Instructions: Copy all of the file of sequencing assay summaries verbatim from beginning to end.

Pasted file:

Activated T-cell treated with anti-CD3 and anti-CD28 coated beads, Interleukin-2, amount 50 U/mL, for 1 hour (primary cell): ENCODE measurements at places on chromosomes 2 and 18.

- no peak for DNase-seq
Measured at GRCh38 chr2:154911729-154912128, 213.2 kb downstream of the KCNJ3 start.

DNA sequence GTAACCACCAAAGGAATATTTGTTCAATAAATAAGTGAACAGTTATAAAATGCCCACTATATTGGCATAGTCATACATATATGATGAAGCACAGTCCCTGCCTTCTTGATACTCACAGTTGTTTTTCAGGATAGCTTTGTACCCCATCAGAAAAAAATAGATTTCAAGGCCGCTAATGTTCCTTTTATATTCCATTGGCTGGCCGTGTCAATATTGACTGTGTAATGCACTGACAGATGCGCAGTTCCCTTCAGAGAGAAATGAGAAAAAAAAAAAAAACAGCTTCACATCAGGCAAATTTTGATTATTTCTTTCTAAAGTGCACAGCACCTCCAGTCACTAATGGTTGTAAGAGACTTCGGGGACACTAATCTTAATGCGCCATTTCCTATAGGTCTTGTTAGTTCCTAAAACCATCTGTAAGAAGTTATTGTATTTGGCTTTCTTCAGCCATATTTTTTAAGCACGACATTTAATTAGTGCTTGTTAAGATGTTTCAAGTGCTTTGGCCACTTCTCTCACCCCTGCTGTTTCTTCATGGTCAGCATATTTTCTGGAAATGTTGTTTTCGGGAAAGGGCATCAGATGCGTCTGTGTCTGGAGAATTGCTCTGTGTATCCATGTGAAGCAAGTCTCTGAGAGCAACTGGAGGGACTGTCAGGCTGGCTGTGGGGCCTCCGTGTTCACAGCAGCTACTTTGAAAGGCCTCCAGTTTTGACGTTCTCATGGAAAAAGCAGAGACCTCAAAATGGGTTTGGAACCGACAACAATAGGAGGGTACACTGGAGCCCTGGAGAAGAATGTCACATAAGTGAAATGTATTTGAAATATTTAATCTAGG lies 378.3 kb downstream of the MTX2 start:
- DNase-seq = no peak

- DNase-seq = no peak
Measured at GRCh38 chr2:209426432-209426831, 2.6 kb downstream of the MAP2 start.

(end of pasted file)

Activated T-cell treated with anti-CD3 and anti-CD28 coated beads, Interleukin-2, amount 50 U/mL, for 1 hour (primary cell): ENCODE measurements at places on chromosomes 2 and 18.

- no peak for DNase-seq
Measured at GRCh38 chr2:154911729-154912128, 213.2 kb downstream of the KCNJ3 start.

DNA sequence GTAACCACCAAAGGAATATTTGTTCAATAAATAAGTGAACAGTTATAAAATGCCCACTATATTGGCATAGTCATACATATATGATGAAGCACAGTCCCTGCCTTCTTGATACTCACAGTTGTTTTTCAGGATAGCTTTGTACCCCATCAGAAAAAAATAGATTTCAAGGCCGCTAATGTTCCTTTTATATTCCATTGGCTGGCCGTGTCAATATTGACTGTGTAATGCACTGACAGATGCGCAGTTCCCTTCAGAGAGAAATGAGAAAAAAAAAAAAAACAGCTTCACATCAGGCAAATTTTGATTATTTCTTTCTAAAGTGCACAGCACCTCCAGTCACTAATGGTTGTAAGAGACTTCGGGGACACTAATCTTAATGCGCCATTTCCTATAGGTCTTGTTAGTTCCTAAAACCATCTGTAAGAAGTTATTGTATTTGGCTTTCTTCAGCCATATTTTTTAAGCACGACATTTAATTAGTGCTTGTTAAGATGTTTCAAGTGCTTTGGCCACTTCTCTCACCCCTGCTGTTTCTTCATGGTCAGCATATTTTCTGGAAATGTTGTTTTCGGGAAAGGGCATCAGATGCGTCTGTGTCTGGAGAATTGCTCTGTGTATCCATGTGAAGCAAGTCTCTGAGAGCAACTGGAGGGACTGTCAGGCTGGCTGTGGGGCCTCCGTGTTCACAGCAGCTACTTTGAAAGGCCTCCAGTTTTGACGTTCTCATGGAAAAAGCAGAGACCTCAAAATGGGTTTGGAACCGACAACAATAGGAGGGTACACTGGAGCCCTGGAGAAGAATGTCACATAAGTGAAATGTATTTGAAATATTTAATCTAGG lies 378.3 kb downstream of the MTX2 start:
- DNase-seq = no peak

- DNase-seq = no peak
Measured at GRCh38 chr2:209426432-209426831, 2.6 kb downstream of the MAP2 start.